There’s one thing you can count on if you work while traveling: given enough time, you’ll definitely run into some technical difficulties. We certainly did while spending our first month of workation in Aguada, Puerto Rico!
Fortunately, we were able to hack together some solutions on the fly, and we decided to keep track of the issues we encountered and how we worked our way around them in case other digital nomads ran into them along their journeys. There’s no need to reinvent the wheel, as they say.
If you want to hear about all of the technical difficulties and travel hacks we, uh, grew from, be sure to check out The Workationing Podcast on iTunes or SoundCloud (Episode 5). Subscribe and give us a rating, if you’re feeling that generous 😉
Technical Difficulty #1: You Have No Ice Cube Trays
This sounds minor, and it would be…if it wasn’t so damn hot in Puerto Rico. There weren’t any ice cube trays in our Airbnb, and we couldn’t find any at the grocery store or local farmacias.
Eventually we found some (and gifted them to the Airbnb along with our snorkel gear and beach towels – road karma!), but before we found those precious pieces of plastic we travel hacked our way to a solution: Ziplock baggies.
Travel Hack: How to Make Ice With No Ice Trays
You might not have (or be able to find) an ice cube tray, but resealable baggies are everywhere in every country. Those, you can find – Step 1 of this travel hack is to get some of those bags, and they might already be in your Airbnb.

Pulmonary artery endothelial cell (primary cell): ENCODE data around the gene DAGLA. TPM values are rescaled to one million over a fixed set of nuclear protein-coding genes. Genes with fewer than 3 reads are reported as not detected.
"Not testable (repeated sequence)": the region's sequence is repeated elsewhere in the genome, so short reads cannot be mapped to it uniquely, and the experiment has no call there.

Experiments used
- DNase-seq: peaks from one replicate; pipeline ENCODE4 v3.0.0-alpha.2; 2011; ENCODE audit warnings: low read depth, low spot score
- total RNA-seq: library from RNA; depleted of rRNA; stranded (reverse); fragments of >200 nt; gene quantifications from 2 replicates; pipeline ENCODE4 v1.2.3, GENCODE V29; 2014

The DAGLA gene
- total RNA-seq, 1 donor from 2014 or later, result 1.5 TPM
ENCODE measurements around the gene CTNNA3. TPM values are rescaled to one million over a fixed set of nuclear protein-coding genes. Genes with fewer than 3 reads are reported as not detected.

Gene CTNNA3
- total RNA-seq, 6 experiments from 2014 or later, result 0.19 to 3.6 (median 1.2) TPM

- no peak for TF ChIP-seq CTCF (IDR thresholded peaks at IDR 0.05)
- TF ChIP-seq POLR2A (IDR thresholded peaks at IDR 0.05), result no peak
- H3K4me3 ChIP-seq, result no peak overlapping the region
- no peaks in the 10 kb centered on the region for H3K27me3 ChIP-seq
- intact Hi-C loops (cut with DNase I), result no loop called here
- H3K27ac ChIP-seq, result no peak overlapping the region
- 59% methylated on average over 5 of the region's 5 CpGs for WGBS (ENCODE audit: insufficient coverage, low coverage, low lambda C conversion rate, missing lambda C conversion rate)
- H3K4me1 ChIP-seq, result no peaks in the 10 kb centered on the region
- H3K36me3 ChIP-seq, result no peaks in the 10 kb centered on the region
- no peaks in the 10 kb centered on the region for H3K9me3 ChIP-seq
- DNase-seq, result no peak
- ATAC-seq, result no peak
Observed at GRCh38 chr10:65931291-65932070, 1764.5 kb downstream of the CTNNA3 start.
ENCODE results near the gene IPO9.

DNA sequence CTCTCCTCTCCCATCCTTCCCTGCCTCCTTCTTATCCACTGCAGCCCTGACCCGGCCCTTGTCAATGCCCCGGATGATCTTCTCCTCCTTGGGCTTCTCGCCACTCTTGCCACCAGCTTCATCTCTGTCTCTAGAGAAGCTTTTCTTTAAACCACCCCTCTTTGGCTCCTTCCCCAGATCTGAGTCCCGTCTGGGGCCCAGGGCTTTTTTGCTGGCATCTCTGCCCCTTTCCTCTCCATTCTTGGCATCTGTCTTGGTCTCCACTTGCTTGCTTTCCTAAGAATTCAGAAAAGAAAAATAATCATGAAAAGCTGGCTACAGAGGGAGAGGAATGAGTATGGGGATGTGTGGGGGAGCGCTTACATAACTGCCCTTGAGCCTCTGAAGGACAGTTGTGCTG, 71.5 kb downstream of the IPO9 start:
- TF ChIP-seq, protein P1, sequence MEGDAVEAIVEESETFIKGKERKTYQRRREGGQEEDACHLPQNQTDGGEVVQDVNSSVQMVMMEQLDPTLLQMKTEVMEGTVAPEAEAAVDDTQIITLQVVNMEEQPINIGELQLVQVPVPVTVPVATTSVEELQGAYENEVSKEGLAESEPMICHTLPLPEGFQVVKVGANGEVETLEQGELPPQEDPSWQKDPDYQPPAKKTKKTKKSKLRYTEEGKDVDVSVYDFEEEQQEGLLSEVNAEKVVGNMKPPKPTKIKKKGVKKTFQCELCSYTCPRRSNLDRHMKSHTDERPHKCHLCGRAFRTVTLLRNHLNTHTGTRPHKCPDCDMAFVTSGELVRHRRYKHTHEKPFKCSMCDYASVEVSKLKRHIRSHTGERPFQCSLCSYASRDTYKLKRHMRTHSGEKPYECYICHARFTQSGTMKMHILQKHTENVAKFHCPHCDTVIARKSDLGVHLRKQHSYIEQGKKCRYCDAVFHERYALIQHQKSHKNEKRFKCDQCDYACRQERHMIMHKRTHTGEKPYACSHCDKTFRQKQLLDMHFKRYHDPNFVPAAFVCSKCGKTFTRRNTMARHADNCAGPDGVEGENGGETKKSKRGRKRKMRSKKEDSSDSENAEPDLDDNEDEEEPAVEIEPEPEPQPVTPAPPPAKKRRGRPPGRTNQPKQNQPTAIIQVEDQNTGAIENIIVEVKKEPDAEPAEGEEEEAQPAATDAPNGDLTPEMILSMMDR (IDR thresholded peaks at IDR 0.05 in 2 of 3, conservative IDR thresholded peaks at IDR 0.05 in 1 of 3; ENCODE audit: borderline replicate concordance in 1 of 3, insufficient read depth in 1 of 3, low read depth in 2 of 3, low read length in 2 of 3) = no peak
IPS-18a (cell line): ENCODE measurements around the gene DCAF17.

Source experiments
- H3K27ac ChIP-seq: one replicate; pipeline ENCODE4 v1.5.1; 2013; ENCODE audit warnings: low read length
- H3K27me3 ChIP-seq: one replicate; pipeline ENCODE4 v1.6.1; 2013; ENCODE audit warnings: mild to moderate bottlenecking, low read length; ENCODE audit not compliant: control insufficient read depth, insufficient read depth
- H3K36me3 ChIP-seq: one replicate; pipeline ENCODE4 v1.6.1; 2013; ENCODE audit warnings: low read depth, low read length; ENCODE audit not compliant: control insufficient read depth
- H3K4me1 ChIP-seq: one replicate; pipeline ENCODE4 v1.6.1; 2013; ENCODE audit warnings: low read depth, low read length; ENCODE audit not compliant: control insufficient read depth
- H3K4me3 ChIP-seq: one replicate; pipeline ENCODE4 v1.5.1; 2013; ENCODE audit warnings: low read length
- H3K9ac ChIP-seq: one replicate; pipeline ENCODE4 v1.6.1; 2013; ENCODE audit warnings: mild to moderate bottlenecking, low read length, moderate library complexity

Kelly and I take our ice very seriously, and so we A/B tested the hell out of this to determine the best way to achieve optimal iceage. The prototype ice bags are what you see in the photo above – toward the end, we’d really stepped up our game.
The original strategy was to create ice rods that we could put vertically into our cups. This was achieved by dangling the water baggies from the shelf in the freezer, and was fairly successful.
However, in our expert opinions the best way to make ice in a Ziplock bag is to use what we call the “pancake method.” To achieve this, fill a resealable bag about 25% full with water – you don’t want the ice to be too thick or you won’t be able to break it up. Next, lay it flat in your freezer and let the freezer do its thing for a few hours.
Once it’s solid, you’ll have a flat square of ice in a bag. Smack that bag against something hard or drop it on your tile floor, and you’ll get a delightful crushed ice experience.
Have you used the Ziplock-bag-as-an-ice-maker method before? How have you travel hacked your way around ice shortage issues? Share your secrets with us!